For money the second book Authority is even better

  • CroakerBCCroakerBC YorkRegistered User regular
    V1m wrote: »
    Apparently China Meiville has a new short story collection out.

    Meanwhile I just got the first 2 Expanse books by James A Corey. Looking forward to seeing what the fuss is about.

    Oh, is that out? Amazon's still looking at the 30th.

    It's...I dunno, it's Mieville. Lots of really cool, strange concepts, scattergunned across the pages. He had a serious problem with closure though. A high percentage of the stories don't so much end as they just...stop. Sometimes it feels intentional, sometimes not so much. But there's a lot of clever stuff in there, and much of it is deeply, deeply strange. It's an entertaining read, but doesn't have quite the same oomph as his long form work. Worth picking up if you're a fan already though - but maybe not the best place to start if you're not.

  • EchoEcho Moderator mod
    CroakerBC wrote: »
    It's...I dunno, it's Mieville. Lots of really cool, strange concepts, scattergunned across the pages. He had a serious problem with closure though. A high percentage of the stories don't so much end as they just...stop. Sometimes it feels intentional, sometimes not so much. But there's a lot of clever stuff in there, and much of it is deeply, deeply strange. It's an entertaining read, but doesn't have quite the same oomph as his long form work. Worth picking up if you're a fan already though - but maybe not the best place to start if you're not.

    Miéville is an academic Marxist. He's written some academic stuff about the Western capitalism style of literature where the Hero gets the Girl and the Villain gets Deaded and they Ride Off into the Sunset. It's very much an intentional thing.

    Echo wrote: »
    Let they who have not posted about their balls in the wrong thread cast the first stone.
  • IoloIolo iolo Registered User regular
    I wish he would put out another Bas Lag novel. :(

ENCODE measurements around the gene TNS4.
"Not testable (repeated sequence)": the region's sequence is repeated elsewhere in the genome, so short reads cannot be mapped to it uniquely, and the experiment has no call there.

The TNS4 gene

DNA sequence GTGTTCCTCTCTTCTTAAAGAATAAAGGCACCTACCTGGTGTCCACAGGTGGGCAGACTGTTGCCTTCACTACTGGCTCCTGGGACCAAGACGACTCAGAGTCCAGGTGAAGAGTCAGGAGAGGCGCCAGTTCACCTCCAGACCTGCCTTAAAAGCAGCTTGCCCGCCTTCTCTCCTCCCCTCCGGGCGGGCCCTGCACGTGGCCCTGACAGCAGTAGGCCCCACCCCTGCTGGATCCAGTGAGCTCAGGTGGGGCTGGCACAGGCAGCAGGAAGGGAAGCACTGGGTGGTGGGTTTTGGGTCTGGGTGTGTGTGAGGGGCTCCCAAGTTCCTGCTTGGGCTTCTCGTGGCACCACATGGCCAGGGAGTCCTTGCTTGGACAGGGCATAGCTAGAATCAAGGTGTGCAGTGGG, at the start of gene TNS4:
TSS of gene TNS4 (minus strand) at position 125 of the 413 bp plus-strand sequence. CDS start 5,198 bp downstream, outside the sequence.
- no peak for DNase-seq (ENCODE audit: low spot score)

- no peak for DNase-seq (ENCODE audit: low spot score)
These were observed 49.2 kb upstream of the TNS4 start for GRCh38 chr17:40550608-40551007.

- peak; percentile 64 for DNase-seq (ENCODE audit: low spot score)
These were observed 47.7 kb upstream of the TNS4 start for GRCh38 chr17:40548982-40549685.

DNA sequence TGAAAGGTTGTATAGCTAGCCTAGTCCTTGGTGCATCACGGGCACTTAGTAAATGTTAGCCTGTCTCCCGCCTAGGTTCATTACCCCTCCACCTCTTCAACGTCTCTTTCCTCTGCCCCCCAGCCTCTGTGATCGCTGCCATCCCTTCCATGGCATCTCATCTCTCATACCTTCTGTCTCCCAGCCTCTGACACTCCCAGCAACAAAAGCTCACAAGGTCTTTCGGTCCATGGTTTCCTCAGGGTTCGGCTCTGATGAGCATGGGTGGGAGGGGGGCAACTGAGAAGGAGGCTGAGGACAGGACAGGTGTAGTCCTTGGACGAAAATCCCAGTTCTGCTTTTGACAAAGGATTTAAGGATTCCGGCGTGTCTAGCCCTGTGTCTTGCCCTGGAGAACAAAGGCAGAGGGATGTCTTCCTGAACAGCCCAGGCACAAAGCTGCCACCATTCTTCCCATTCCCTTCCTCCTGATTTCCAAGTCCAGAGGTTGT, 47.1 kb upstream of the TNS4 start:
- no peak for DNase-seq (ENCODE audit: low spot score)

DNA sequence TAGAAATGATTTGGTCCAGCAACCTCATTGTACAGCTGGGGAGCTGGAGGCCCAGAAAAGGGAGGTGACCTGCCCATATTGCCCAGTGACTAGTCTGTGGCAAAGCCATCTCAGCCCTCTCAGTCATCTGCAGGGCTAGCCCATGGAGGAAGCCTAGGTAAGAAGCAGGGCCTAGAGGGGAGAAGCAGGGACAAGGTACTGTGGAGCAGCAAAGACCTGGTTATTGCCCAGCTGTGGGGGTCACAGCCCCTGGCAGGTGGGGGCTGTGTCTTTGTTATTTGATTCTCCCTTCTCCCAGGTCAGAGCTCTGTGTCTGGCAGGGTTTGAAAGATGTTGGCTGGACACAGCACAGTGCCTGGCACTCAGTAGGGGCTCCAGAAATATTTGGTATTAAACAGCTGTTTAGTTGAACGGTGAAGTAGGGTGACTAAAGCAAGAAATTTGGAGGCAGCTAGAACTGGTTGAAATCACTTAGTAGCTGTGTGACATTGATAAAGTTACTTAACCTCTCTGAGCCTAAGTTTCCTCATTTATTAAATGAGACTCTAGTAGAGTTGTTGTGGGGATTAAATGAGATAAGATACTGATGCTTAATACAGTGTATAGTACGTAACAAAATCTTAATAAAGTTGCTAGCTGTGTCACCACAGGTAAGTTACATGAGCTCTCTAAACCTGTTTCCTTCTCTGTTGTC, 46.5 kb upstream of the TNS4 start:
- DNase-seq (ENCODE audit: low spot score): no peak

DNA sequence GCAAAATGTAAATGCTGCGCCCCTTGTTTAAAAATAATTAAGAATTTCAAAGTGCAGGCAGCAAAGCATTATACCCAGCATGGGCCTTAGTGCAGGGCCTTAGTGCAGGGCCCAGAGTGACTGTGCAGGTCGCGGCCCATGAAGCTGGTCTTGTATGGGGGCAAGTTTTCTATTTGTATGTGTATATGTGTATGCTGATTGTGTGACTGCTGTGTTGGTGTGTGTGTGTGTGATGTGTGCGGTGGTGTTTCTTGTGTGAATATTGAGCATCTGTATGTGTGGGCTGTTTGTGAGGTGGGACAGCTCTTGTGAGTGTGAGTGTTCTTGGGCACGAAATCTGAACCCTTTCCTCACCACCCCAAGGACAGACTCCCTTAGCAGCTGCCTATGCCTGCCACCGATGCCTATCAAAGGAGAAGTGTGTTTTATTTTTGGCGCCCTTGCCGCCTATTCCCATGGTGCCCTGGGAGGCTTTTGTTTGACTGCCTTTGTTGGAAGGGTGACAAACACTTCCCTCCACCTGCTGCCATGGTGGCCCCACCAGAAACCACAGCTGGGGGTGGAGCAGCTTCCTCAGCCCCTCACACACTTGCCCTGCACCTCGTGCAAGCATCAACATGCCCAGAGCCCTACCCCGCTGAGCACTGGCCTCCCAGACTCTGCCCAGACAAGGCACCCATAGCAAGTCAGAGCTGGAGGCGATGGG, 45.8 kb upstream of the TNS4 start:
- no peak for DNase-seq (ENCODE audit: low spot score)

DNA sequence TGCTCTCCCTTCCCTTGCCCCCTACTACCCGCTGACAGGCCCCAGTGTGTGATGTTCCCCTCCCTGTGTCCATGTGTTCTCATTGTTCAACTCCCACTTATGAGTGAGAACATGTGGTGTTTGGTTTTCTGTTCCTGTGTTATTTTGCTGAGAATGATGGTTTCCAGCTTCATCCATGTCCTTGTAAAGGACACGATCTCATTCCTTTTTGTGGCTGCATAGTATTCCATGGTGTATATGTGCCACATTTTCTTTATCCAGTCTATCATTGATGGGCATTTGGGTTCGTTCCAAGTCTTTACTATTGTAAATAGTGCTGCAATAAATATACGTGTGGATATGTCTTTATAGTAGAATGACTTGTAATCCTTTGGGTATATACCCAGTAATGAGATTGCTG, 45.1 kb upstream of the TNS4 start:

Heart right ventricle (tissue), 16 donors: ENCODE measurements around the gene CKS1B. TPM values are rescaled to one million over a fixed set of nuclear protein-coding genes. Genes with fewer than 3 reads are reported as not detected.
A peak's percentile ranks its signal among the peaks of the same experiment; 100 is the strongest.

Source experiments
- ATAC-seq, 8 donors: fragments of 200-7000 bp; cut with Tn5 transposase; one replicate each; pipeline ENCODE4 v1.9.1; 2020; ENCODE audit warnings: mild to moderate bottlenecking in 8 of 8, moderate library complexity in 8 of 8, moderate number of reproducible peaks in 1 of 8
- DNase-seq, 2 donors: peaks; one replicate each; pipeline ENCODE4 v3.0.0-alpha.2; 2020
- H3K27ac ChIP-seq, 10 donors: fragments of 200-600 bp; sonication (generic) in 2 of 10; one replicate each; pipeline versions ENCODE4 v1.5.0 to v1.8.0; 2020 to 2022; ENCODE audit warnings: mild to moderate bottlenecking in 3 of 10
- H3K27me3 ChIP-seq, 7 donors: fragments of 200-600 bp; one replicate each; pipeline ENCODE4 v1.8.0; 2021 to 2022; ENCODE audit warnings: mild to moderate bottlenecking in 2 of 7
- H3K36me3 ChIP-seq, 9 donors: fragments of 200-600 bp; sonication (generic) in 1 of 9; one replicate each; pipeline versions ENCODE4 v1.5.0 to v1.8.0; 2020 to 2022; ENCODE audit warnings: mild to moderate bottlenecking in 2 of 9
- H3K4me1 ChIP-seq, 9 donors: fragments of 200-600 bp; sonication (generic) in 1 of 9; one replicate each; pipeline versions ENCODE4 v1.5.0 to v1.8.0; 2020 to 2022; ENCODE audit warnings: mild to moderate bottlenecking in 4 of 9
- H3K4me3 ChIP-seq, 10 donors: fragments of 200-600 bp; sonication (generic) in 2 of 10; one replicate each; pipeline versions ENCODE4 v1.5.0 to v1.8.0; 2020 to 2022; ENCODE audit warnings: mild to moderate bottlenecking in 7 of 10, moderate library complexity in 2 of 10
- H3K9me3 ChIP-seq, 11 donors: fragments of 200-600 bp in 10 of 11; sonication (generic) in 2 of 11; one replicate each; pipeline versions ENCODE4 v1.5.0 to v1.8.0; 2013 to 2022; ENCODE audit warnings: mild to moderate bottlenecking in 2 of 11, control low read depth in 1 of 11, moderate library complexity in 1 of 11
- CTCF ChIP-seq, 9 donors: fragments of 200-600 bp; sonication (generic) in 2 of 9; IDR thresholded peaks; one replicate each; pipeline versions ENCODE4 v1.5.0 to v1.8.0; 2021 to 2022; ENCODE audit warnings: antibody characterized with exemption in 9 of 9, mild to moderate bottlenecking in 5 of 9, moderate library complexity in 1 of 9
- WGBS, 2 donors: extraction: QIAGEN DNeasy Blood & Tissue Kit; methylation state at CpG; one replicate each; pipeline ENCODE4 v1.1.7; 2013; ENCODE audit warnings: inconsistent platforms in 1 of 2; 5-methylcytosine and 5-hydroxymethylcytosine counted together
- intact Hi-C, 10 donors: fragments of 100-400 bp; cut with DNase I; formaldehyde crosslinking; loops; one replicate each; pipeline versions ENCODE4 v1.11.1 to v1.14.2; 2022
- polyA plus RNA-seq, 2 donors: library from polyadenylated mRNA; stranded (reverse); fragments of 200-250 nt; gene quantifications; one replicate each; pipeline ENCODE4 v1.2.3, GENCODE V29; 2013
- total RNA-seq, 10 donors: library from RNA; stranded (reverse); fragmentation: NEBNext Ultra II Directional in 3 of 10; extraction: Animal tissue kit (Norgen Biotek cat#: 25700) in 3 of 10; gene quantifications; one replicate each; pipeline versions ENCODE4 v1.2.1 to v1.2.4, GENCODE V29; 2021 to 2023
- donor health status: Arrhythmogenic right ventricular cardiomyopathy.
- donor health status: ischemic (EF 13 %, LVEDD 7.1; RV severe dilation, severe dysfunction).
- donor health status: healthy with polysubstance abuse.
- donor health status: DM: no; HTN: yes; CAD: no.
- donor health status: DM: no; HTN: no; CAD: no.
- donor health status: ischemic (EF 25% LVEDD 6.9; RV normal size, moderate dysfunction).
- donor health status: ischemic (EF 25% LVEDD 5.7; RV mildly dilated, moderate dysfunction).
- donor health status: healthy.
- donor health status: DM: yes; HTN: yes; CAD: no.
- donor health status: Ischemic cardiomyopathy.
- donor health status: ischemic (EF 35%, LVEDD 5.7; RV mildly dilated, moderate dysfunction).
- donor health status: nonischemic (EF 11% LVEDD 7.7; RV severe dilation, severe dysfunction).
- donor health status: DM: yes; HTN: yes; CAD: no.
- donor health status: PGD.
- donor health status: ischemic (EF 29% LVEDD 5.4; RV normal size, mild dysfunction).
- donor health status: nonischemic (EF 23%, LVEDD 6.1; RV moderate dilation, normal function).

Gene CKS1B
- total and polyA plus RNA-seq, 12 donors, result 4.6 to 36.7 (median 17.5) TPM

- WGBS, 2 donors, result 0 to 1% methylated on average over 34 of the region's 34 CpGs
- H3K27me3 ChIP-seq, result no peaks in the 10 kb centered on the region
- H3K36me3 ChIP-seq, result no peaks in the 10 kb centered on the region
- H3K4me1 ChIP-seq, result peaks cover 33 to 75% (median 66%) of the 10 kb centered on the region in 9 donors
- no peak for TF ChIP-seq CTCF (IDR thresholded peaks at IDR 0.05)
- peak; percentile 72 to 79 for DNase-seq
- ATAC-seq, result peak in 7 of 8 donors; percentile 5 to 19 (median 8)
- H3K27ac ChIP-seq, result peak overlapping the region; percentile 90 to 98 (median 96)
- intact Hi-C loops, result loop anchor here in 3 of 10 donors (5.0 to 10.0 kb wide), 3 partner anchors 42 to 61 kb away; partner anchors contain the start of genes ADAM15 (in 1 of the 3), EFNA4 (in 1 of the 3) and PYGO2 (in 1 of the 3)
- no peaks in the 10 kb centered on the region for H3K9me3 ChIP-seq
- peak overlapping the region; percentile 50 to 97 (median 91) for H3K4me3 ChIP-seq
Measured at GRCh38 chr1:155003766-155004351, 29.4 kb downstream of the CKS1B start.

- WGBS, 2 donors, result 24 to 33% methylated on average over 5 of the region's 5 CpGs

Echo
  • EchoEcho Moderator mod
    edited July 2015
    Googled up a 2005 interview where he talks a bit about it.
    BLVR: You tend to leave your villains unpunished and more or less intact at the end of your narratives.

    CM: The whole good-versus-bad morality thing, you have to be very careful or else you end up sounding incredibly trite. People have criticized me for being too morally simplistic and for depicting the government as wholly evil and my goodies as wholly good. I don’t think it’s fair to say that my goodies are wholly good. As for the government being wholly evil, I can see that there’s maybe a sort of pantomime element to some of the government in, say, Perdido Street Station. I don’t think it’s the case with The Scar or Iron Council. Particularly with the figure of Weather Wrightby, but also with the figure of the Lovers in The Scar, there’s an attempt to say this is not about this person being a bastard, this is about this person being a representation of social forces that for the purposes of this book represent the enemy of the protagonist.

    [...]

    In all the books, there is some kind of moral or political resolution, but it always comes at a cost. The story is not about the good getting their rewards and the bad getting punished. The story is about something different from that. I remember someone saying once that they really hated my books because they weren’t “inspiring,” but I just can’t get with this idea that literature is a twelve-step program. If someone wants to read a book to feel better, and the way they want to feel better is to see that the good people get rewarded and the bad people get punished, that’s fine, but essentially what they want then is a fairy tale. I don’t mean this in really kind of a denigrating fashion, but I don’t think that’s what fiction should necessarily be about. This is in part my reaction against a tendency that has been reasonably strong in fantasy, which is precisely the attempt to depict narratives like fairy tales. Abstract morality has had a fairly strong position in genre fantasy, and so there is still a certain necessity to react against that, and to say that things don’t all necessarily work out well, and the attempt to create a more realistic, more nuanced world is precisely manifested in a world in which you can’t take nice moral lessens for granted.

    BLVR: One of my favorite aspects of Perdido Street Station is the fact that Mr. Motley is left intact and in place.